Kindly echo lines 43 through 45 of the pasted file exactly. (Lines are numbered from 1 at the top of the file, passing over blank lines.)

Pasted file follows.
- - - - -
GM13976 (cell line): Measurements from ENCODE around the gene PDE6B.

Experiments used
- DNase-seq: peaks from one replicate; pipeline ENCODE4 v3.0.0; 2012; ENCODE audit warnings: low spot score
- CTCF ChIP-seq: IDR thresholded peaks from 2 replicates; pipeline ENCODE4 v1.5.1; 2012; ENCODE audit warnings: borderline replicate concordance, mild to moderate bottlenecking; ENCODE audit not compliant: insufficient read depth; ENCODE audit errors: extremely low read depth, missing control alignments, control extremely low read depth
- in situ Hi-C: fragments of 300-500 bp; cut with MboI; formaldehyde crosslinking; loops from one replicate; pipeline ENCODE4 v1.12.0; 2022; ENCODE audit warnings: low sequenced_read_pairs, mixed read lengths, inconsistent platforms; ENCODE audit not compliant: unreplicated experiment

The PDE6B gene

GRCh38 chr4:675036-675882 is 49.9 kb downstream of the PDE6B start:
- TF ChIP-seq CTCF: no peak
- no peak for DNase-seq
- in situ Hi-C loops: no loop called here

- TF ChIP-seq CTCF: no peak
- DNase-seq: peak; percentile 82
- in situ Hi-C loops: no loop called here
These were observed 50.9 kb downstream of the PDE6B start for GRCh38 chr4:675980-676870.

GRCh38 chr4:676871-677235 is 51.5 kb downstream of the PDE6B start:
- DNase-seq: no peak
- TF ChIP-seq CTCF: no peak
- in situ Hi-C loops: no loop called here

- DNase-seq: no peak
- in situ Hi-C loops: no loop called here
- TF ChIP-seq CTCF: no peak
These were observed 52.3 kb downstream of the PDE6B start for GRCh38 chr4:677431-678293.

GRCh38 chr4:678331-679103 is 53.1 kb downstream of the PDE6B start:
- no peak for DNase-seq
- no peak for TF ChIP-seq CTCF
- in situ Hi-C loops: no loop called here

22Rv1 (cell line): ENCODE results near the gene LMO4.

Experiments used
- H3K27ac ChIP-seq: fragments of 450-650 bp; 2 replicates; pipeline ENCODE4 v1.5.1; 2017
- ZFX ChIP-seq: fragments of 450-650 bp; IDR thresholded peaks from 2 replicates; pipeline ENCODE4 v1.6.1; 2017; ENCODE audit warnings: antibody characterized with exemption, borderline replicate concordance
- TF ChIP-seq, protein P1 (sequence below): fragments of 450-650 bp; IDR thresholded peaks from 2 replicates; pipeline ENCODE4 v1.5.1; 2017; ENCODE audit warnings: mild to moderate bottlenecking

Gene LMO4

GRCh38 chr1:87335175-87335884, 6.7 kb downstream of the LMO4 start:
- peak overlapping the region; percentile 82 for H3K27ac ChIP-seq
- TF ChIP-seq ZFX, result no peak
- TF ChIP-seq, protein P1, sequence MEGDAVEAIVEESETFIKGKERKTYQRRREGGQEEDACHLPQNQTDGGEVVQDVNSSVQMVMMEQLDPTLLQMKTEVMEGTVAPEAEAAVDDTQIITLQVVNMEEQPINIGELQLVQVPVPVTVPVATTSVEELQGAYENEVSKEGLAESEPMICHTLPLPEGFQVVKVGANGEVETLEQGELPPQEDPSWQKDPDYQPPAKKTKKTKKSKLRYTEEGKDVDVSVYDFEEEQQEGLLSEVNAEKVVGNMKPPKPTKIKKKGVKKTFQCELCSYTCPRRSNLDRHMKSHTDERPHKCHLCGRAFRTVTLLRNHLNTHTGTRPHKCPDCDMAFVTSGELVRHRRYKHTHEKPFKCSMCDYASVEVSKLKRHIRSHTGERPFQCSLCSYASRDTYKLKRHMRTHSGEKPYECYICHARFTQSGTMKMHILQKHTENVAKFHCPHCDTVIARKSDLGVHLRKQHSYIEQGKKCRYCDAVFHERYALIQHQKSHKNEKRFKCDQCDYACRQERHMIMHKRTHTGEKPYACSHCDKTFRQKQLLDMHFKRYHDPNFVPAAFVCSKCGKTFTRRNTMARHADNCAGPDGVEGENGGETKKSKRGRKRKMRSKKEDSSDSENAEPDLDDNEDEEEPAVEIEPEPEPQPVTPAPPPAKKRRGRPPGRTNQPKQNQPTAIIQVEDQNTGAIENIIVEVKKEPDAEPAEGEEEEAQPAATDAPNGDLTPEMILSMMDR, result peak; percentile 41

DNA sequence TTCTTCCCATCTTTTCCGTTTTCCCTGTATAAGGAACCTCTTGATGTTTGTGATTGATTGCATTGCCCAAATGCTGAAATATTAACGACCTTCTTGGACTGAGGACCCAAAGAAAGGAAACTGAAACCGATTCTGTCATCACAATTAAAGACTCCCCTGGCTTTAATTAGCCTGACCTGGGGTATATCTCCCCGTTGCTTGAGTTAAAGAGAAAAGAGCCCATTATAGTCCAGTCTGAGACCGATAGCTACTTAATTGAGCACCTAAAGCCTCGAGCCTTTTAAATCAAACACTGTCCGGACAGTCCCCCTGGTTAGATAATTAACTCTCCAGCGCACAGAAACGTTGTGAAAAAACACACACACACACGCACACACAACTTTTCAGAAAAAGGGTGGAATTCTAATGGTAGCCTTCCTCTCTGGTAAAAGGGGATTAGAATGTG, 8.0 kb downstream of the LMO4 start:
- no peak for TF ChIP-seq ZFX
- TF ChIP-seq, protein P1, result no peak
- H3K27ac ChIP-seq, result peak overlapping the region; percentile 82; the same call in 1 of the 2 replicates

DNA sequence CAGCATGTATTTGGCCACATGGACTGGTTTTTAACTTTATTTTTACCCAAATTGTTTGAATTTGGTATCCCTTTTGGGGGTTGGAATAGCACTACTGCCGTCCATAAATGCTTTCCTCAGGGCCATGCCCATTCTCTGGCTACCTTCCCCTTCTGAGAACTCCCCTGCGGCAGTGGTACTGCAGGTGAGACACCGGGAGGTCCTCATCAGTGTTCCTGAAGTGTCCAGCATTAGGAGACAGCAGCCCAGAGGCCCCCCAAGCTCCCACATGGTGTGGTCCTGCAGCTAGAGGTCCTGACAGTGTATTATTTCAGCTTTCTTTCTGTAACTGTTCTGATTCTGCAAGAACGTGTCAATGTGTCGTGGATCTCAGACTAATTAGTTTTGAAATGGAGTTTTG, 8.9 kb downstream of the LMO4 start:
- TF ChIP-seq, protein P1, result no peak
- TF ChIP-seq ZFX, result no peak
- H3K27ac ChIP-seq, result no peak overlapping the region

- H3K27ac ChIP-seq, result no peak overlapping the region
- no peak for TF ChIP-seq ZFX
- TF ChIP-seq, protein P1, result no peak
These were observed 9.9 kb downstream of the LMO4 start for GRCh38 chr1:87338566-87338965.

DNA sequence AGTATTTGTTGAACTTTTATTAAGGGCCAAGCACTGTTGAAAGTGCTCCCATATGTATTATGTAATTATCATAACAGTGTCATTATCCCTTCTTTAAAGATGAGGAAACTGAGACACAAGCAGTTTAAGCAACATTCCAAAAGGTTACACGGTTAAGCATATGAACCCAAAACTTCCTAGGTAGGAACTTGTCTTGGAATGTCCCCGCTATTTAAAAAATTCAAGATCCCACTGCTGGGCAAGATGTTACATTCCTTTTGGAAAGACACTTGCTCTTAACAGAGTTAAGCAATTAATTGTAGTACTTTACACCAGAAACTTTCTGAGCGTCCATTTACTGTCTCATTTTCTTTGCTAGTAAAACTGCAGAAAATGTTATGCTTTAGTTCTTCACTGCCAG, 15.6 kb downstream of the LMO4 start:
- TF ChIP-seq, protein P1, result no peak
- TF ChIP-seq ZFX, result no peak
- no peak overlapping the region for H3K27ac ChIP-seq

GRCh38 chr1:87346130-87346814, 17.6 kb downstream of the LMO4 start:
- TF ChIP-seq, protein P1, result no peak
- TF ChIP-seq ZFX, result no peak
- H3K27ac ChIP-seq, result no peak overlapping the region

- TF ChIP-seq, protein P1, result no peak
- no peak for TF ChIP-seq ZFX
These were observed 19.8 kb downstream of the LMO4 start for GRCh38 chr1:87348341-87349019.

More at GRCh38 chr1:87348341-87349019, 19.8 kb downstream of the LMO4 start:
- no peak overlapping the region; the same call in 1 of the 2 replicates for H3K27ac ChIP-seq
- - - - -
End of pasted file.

- TF ChIP-seq ZFX, result no peak
- H3K27ac ChIP-seq, result no peak overlapping the region

- H3K27ac ChIP-seq, result no peak overlapping the region